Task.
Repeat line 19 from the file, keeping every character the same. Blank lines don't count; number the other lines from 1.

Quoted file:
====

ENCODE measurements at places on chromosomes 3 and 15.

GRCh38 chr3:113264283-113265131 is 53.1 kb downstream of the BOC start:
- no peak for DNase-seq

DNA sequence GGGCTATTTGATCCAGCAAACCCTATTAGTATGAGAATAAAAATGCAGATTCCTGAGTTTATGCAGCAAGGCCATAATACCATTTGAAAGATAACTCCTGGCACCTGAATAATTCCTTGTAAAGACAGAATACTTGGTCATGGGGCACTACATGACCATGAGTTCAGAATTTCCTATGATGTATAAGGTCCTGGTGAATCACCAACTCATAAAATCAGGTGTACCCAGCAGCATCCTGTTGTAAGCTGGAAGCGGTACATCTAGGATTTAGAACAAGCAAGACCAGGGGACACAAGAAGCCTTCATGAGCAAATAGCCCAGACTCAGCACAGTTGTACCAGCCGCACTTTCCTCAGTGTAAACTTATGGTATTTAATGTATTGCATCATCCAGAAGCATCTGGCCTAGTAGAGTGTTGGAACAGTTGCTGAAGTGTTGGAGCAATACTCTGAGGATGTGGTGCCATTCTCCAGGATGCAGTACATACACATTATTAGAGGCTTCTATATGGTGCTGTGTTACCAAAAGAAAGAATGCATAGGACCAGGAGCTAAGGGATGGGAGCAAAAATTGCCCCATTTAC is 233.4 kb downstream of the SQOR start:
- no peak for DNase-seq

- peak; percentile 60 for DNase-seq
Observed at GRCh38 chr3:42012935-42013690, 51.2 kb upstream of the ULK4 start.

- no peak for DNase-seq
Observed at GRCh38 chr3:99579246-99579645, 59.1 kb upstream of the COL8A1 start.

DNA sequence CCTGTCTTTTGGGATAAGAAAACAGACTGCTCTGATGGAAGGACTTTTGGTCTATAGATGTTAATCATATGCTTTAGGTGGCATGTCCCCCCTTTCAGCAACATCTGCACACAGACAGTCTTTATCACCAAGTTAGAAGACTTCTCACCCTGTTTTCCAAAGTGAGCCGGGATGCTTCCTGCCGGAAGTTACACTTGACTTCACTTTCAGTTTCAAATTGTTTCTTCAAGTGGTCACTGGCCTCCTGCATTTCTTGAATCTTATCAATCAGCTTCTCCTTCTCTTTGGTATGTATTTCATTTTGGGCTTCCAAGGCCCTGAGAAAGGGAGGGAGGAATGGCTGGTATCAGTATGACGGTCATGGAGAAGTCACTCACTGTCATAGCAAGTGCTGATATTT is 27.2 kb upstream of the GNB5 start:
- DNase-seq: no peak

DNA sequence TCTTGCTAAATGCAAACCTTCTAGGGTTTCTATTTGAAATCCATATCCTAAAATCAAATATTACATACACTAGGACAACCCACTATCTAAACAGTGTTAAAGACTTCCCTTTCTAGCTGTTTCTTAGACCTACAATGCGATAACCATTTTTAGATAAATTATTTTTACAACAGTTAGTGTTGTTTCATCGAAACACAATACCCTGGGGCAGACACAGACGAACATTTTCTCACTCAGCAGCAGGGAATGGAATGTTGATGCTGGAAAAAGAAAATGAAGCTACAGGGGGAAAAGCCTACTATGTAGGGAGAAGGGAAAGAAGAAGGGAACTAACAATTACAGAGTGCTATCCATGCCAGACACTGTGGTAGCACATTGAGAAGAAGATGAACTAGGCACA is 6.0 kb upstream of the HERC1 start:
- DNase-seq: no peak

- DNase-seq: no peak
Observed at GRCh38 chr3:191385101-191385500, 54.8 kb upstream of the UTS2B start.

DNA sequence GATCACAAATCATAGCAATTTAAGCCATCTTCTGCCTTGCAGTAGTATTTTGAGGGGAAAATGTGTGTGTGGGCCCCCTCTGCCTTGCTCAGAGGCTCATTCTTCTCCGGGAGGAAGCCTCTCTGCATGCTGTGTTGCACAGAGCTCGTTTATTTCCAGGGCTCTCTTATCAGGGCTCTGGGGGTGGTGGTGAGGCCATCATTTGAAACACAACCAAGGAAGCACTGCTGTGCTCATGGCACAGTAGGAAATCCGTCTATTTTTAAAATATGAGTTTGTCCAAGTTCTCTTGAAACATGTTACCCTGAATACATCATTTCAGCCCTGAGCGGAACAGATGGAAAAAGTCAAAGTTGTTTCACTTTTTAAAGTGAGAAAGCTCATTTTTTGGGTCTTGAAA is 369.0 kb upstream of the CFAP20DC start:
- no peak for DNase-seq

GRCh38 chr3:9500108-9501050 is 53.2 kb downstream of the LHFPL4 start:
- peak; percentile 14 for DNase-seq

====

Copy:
- peak; percentile 14 for DNase-seq